The great Leonard Cohen also did a series of free concerts about forty years ago in mental institutions but without much media attention at the time. According to Sylvie Simmons' bio I'm Your Man Cohen performed, like the Cramps, at Napa State Hospital as well as at Henderson Hospital (in the UK), and at an unnamed facility in Montreal (Canada). Reportedly he booked these shows "without fanfare" and on his own dime, reportedly telling a reporter a few years later that he was drawn to mental hospitals because he had "the feeling that the experience of a lot of people in mental hospitals would especially qualify them to be a receptive audience for my work." Cohen later commented, according to Simmons, that “I’ve always loved the people the world used to call mad.”

Continue reading...

10 Holiday Albums That Don't Suck

Posted by Billy Gil, December 12, 2013 10:38am | Post a Comment

10 Holiday Albums that don't suck

If you’re like me, most Christmas music makes you want to stab yourself in the eyeball with a sharpened candy cane. Luckily, since everyone and their mother has attempted a holiday album (I mean, most of them are X-mas-centric), there are some gems in the mix.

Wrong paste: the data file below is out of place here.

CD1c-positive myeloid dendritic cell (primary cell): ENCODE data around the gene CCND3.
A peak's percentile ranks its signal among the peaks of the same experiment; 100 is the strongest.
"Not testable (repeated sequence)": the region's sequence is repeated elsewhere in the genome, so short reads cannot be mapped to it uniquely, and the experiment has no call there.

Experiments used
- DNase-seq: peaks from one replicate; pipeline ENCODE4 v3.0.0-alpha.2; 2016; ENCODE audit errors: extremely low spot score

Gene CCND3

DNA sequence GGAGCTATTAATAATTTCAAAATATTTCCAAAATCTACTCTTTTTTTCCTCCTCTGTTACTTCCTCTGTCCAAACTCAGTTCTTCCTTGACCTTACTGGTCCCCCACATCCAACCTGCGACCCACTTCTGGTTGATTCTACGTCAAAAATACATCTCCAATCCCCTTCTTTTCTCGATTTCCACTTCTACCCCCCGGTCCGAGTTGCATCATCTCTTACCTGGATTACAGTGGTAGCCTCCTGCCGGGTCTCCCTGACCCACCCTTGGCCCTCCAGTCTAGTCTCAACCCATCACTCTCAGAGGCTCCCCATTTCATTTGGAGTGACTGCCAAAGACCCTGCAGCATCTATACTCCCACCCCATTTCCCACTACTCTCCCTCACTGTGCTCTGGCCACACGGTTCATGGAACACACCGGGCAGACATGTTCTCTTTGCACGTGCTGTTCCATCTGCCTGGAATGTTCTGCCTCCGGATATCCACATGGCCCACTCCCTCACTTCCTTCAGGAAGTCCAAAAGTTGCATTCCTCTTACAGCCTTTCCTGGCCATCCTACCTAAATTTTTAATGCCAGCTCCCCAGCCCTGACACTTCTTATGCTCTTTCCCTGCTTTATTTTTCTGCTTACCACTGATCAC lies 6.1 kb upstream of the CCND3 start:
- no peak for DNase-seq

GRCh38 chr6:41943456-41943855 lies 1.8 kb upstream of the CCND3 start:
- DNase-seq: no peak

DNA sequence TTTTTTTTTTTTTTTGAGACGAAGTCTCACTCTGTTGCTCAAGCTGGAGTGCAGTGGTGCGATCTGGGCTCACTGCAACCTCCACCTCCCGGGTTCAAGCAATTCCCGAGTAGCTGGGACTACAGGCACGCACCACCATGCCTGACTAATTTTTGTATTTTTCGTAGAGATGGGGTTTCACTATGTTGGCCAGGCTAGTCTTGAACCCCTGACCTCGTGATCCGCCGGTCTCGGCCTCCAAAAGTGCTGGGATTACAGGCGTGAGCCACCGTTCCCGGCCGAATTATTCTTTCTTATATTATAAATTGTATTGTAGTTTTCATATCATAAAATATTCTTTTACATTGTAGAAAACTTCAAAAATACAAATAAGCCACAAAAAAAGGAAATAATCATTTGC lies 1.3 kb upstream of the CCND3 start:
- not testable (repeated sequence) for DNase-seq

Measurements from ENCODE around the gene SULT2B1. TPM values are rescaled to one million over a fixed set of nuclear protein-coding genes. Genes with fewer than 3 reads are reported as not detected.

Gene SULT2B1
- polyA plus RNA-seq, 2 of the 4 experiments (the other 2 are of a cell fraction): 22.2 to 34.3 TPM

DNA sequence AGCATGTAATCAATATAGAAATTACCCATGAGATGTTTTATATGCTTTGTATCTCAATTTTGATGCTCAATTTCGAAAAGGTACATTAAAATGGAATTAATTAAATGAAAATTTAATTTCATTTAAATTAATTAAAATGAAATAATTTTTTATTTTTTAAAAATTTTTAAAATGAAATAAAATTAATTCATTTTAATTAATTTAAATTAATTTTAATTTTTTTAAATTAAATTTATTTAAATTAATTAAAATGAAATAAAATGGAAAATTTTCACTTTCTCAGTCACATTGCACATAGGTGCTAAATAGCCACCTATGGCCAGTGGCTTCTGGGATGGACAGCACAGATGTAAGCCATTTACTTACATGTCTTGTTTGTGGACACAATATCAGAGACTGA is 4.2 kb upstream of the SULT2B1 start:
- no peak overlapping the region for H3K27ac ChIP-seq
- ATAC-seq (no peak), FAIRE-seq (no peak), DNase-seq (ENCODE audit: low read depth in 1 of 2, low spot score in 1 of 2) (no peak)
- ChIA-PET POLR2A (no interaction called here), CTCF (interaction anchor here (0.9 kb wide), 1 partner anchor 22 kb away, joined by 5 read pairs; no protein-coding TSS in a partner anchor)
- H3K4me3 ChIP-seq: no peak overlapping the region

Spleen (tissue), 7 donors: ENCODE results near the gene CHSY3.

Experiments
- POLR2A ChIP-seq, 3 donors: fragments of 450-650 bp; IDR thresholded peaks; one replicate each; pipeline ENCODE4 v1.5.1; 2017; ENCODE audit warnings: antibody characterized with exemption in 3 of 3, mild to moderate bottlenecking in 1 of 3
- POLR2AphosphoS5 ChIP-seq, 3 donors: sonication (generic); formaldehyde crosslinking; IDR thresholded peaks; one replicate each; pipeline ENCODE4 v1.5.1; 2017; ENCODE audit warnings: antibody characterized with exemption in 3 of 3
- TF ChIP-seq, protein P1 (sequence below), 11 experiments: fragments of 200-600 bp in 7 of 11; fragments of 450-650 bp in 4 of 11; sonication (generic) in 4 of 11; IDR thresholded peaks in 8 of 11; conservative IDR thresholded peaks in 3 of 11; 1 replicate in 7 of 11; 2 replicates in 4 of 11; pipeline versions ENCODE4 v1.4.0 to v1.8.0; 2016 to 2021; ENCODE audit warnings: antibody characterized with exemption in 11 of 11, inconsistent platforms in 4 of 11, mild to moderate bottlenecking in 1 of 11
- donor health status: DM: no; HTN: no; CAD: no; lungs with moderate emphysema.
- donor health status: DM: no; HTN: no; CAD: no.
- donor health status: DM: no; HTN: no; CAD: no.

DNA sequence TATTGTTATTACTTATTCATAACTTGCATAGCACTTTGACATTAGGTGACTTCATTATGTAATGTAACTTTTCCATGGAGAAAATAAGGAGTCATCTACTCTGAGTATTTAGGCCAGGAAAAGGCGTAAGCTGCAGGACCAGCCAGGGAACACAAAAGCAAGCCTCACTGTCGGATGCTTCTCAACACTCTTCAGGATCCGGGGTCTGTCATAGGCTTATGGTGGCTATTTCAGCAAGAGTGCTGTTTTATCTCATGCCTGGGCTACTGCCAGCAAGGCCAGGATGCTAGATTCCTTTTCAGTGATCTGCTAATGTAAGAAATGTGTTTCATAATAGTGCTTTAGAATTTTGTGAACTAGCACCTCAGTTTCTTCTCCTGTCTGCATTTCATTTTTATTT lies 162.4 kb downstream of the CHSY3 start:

The Beach Boys’ Christmas Album/Christmas With the Beach Boys

beach boys christmas albumThe Beach Boys and Christmas music go together like Christmas and getting drunk. It’s an obvious choice, sure, but this album also wins because of the originals, which they put just as much effort into as their regular classics. “The Man With All the Toys” kicks enough ass to be listened to all year round.



A Christmas Gift For You From Phil Spector

a christmas gift for you phil spector cd amoebaSome would say the greatest Christmas album of all time, featuring classic productions by Phil Spector, with The Crystals, The Ronettes, Darlene Love and other Spector favorites. Every other version of “Santa Claus is Coming to Town” sucks compared to this one.

Continue reading...

The Stamp in Black: Johnny Cash to be Honored with New Forever Postage Stamp

Posted by Billyjam, June 4, 2013 01:47pm | Post a Comment